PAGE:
BK: Great. It’s funny. I’m still sort of high and I go in and out between really understanding exactly what you’re saying to worrying about typical stoner stuff, like I hope my recorder is working and I wonder if he’s going to pick up for the beer.
NA: Right now I kind of feel like I’m on the down end of my high and I was just noticing how everything I say is around tech and data and I know it’s because I come from the tech industry. The tech industry was very competitive in terms of investment, but in cannabis people are just taking pitches and putting money into companies on the same day.
BK: I find that shocking because we keep hearing the industry is crashing and no one is investing any more.
NA: They’re investing, man. Especially when it comes to the smaller players. People are investing all the time and they aren’t doing their due diligence. It’s still that people are seeing a person who made six times their money three months ago, going, ‘Why can’t I do that?’ But what they don’t see is that three months changes a lot in this industry. In this industry, you have to understand that every day you’re on a rollercoaster.
BK: What’s the biggest problem facing Canadian weed brands?
NA: A lot of cannabis companies are heavy on debt. They did convertible debt deals, so that in the future investors could pull out when the shares are higher than they are now and either make a profit or be paid back their money. When everything is going up, it all makes sense. I’ll give you 10 per cent more than you invest and you can buy back your shares. The expectation is the stock will go up 20 per cent and they make 10 per cent – everyone’s happy. But what happens if you’re not going up and they don’t cash in that equity and the time comes and the debt is going to end? Should I make it into equity at $3 when it’s selling at a dollar or ask for my money back?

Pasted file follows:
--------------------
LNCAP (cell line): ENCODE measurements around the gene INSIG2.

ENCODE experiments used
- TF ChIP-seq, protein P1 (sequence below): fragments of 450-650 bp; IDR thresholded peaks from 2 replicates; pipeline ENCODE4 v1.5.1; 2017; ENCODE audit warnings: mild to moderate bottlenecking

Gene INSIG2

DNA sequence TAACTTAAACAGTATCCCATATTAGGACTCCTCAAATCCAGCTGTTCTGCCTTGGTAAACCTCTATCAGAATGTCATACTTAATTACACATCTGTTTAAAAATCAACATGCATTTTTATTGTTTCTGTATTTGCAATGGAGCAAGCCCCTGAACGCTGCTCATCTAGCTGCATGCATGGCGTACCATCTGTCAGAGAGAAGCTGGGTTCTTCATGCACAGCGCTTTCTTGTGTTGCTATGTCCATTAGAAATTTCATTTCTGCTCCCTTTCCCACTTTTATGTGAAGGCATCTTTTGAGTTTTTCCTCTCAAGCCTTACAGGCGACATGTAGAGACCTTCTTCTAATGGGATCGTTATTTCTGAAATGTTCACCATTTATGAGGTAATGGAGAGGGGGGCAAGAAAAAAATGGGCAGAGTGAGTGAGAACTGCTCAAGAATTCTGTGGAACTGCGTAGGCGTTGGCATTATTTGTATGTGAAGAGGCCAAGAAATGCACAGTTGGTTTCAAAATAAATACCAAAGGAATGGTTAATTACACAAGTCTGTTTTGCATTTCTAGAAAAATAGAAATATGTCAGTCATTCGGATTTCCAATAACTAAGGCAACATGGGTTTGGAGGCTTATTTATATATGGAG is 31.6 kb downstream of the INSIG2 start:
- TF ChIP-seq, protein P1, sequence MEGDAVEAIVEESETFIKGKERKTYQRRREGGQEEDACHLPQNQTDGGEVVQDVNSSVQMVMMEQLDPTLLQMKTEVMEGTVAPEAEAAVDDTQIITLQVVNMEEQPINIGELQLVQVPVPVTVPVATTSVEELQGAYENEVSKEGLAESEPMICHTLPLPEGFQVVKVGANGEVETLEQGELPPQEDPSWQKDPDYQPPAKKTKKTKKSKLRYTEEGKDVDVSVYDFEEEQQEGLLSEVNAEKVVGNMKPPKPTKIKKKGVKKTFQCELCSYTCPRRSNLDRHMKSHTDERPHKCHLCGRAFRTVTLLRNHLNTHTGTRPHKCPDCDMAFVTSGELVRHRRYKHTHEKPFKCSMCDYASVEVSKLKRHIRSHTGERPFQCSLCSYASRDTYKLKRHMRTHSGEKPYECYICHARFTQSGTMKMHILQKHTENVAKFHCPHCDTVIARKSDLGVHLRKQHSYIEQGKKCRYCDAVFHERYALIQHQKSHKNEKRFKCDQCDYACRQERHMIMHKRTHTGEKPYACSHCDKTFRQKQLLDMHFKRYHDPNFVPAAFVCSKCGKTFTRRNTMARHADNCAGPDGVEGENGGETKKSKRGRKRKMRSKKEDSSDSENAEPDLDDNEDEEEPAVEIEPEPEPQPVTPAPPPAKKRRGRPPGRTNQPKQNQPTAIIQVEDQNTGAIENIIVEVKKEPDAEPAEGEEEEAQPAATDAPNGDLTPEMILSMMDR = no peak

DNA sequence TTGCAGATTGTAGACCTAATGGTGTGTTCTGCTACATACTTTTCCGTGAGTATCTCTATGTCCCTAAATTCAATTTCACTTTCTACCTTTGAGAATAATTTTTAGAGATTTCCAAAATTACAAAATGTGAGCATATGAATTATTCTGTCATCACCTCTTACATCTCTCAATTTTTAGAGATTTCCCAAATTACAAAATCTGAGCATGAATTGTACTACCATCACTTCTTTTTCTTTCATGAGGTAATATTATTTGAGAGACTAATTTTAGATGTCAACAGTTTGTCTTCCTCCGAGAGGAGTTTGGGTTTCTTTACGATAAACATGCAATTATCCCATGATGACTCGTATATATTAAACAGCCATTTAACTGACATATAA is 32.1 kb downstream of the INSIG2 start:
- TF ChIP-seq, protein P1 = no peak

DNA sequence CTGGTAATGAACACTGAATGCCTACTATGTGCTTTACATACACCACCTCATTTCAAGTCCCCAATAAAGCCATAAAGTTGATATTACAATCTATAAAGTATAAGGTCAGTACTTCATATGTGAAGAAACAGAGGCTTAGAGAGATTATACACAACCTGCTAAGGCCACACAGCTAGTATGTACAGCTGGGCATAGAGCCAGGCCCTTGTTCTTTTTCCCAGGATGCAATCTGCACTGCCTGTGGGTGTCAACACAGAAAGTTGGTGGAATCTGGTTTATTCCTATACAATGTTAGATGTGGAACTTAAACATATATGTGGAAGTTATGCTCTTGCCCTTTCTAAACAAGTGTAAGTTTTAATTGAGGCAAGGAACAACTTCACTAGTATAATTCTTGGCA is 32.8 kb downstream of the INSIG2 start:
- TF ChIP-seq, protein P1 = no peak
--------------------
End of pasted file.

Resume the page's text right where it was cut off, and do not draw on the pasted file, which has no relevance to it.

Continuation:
BK: Ask for your money back.
NA: Right, but the company is like: ‘I spent that money two years ago.’ For a lot of these companies, that day is going to come someday soon.
BK: Where is CBD at?
NA: If the government took the chains off, these chains that say we can only sell CBD at dispensaries, a non-psychoactive product similar to Omega 3 proteins, if we freed CBD products, this industry still could become huge. Canopy Rivers is a global firm, but even Canada would be huge if we could just sell CBD at a drug store – like they do in the U.S.
Three months changes a lot in this industry. In this industry, you have to understand that every day you’re on a rollercoaster.
BK: Is this the first time you smoked today?
NA: I never smoke at work and, even if I go for a lunch, I won’t have a glass of wine. There’s no recreational time during work time. I need to be 100 per cent. At home later, that’s a different story. But not when I’m working.
BK: What are investors still getting wrong about investing in weed?
NA: How legitimate the public companies that are doing cannabis are. The amount of restriction Health Canada puts against you and how much you have to lose as a public company is insurmountable. CannTrust doesn’t happen every day and Canadian public cannabis companies stick to the rules, because they’re terrified. But investors got scared off from CannTrust. It made a big impact on Canadian companies and when one of the companies known to be reliant and trustworthy – a company that has trust in its name – does that, it rattles the structure.
BK: How come?
NA: It’s like if you go to a store and steal a pack of gum for a dollar or use a counterfeit dollar to buy that gum. You get prosecuted more for the counterfeit bill then for stealing, because when you steal the gum, it’s an individual crime, but when you use a counterfeit bill, you’re messing with the system. [laughs]. I’m going deep.
BK: My editor said you were a get.
NA: That’s the first time someone has said that. I just hope you were recording. And I’m happy to pay for the beer.